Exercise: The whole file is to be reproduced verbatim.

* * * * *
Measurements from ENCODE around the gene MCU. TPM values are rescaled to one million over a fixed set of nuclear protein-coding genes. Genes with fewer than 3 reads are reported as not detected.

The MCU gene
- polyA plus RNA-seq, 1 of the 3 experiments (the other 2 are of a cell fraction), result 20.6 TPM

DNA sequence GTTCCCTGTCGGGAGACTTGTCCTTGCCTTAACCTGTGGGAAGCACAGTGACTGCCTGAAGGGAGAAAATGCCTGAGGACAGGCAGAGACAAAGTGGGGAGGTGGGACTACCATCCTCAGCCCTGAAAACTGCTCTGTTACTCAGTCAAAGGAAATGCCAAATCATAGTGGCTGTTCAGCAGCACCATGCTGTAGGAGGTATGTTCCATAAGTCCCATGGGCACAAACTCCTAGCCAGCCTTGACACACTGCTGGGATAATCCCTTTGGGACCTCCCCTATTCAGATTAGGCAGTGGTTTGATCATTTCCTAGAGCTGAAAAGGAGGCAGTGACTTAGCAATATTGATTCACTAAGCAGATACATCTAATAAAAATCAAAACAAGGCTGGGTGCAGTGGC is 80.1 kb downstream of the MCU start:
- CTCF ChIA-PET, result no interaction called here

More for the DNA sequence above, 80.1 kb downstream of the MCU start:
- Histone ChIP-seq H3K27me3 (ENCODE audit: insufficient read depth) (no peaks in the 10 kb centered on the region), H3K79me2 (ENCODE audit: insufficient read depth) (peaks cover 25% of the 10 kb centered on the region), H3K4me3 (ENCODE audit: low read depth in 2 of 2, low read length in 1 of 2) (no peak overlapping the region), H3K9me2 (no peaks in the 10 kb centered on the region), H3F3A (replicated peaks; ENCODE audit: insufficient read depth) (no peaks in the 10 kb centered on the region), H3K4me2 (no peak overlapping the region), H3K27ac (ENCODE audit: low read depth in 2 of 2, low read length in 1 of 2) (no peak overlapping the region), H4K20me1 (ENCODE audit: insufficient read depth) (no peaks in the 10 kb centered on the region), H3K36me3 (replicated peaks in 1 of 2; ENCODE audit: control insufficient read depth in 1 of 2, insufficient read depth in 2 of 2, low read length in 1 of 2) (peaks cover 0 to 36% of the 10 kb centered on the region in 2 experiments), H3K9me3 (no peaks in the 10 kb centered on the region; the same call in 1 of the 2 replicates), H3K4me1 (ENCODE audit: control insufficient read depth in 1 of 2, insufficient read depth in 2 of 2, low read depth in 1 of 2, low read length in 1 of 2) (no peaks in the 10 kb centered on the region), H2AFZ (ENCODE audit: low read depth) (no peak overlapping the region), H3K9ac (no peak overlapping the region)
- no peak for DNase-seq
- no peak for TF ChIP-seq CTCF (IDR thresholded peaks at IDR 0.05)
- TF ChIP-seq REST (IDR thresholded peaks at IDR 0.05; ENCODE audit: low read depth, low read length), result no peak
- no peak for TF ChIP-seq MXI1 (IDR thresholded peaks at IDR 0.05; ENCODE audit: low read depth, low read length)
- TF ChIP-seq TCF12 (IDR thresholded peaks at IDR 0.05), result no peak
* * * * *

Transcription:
Measurements from ENCODE around the gene MCU. TPM values are rescaled to one million over a fixed set of nuclear protein-coding genes. Genes with fewer than 3 reads are reported as not detected.

The MCU gene
- polyA plus RNA-seq, 1 of the 3 experiments (the other 2 are of a cell fraction), result 20.6 TPM

DNA sequence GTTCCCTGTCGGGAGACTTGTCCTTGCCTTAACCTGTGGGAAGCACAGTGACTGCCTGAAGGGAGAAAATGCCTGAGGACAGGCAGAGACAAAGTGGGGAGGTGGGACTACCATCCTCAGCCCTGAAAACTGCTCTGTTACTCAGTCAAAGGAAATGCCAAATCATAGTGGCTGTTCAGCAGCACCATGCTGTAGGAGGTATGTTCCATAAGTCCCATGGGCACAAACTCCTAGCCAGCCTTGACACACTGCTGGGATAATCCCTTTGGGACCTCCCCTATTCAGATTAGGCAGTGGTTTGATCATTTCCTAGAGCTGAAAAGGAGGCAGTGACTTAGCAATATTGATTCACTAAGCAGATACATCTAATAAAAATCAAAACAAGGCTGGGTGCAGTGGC is 80.1 kb downstream of the MCU start:
- CTCF ChIA-PET, result no interaction called here

More for the DNA sequence above, 80.1 kb downstream of the MCU start:
- Histone ChIP-seq H3K27me3 (ENCODE audit: insufficient read depth) (no peaks in the 10 kb centered on the region), H3K79me2 (ENCODE audit: insufficient read depth) (peaks cover 25% of the 10 kb centered on the region), H3K4me3 (ENCODE audit: low read depth in 2 of 2, low read length in 1 of 2) (no peak overlapping the region), H3K9me2 (no peaks in the 10 kb centered on the region), H3F3A (replicated peaks; ENCODE audit: insufficient read depth) (no peaks in the 10 kb centered on the region), H3K4me2 (no peak overlapping the region), H3K27ac (ENCODE audit: low read depth in 2 of 2, low read length in 1 of 2) (no peak overlapping the region), H4K20me1 (ENCODE audit: insufficient read depth) (no peaks in the 10 kb centered on the region), H3K36me3 (replicated peaks in 1 of 2; ENCODE audit: control insufficient read depth in 1 of 2, insufficient read depth in 2 of 2, low read length in 1 of 2) (peaks cover 0 to 36% of the 10 kb centered on the region in 2 experiments), H3K9me3 (no peaks in the 10 kb centered on the region; the same call in 1 of the 2 replicates), H3K4me1 (ENCODE audit: control insufficient read depth in 1 of 2, insufficient read depth in 2 of 2, low read depth in 1 of 2, low read length in 1 of 2) (no peaks in the 10 kb centered on the region), H2AFZ (ENCODE audit: low read depth) (no peak overlapping the region), H3K9ac (no peak overlapping the region)
- no peak for DNase-seq
- no peak for TF ChIP-seq CTCF (IDR thresholded peaks at IDR 0.05)
- TF ChIP-seq REST (IDR thresholded peaks at IDR 0.05; ENCODE audit: low read depth, low read length), result no peak
- no peak for TF ChIP-seq MXI1 (IDR thresholded peaks at IDR 0.05; ENCODE audit: low read depth, low read length)
- TF ChIP-seq TCF12 (IDR thresholded peaks at IDR 0.05), result no peak